People spend about 30 percent of their time on the Internet using social media, according to the Global Web Index report. When news reports air, we see discussions on all of Twitter’s trending topics and Facebook’s most viewed videos. The more we post about topics, the more we see that same topic on our news stations, on our home pages. We dictate media coverage now more than ever.
But the more posts that read #AllLivesMatter, the less we see the significance of #BlackLivesMatter.
An important movement has been hijacked and an even more important discussion has been derailed. The more posts reading #AllLivesMatter, the more media coverage there is regarding the problems with #BlackLivesMatter. It’s no longer a discussion of what’s being said, but rather what’s wrong with how it’s being said. #AllLivesMatter is distracting and immobilizing.
What does #AllLivesMatter communicate, exactly? Maybe the intent is to show that all lives matter equally under the law. Or perhaps that no race at all should be discriminated against by law enforcement. Now, does #BlackLivesMatter somehow not communicate those things?
Realistically, shifting the discussion to the equal importance of all lives does exactly nothing beyond putting an important movement in syntactic limbo. It’s an idealistic approach to a discussion that demands addressing the reality, not ideology.
It’s widely agreed that racism is bad. No one likes a racist. No one would put in their Facebook profile their racist tendencies. But it’s this exact fear of being labeled a racist that prevents people from recognizing the institutionalized injustices put on people of color. We’d all love to believe that we’re beyond racism, but the facts are as follows:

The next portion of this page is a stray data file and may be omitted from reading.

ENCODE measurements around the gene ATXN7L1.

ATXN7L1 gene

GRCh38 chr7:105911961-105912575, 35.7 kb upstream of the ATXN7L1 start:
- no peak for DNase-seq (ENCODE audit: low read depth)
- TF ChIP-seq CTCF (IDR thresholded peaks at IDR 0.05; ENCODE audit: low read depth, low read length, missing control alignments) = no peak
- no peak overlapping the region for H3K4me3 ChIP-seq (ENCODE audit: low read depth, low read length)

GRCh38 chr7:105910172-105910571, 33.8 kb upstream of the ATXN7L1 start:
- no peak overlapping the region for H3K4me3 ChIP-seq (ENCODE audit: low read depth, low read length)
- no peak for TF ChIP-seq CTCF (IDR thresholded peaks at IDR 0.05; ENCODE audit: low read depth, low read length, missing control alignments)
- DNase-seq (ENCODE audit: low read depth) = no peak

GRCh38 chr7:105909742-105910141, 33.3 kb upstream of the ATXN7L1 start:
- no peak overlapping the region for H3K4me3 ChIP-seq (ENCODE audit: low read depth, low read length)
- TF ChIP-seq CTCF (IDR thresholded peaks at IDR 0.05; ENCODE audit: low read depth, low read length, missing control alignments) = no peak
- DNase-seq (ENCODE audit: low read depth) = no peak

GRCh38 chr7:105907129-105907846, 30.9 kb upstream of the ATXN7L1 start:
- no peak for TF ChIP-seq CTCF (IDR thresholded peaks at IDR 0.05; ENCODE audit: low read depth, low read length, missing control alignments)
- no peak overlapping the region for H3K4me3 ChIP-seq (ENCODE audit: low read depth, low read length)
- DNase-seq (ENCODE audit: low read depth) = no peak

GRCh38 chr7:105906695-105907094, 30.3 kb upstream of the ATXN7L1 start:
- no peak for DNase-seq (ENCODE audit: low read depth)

– According to the Sentencing Project, African-Americans are nearly six times as likely to be imprisoned than whites, with Latinos being approximately twice as likely.
– The Bureau of Justice Statistics found that police are three times as likely to search the cars of stopped black drivers than of white drivers, and police are twice as likely to arrest a black citizen for a drug related-charge as a white citizen, despite comparable drug use.
– University of Michigan Law School published a study that found sentencing for black men is on average 10 percent longer than sentencing for whites that committed comparable crimes.
– A study by the Urban Institute stated that blacks are more likely to have their probation revoked, even after adjusting for age, crime severity, and criminal history.
To say out loud, “Black lives matter,” is to say that all races are not being treated equally under the law. It brings to light the systematic racism that exists in our government-funded protection agencies.
Combating against #BlackLivesMatter on the basis that all lives matter equally is a lot like fighting the efforts of environmentalists in protecting an endangered species. ‘Yes, I understand that the Black Rhino is critically endangered, largely by poaching, but what you seem to ignore is how many mice people kill in their garage. The mice matter too, you know.’
#AllLivesMatter is a way to avoid talking about race, and that’s all. It’s destructive to a discussion that hinges on race and racial injustice.
No one wants to be labeled as a racist. So much so, that rather than address obvious racial inequalities, #AllLivesMatter emerged as an opportunity to ignore the above stated facts and maintain the racially silent status quo. People believe that if no one talks about race, racism doesn’t exist.
All facts to the contrary.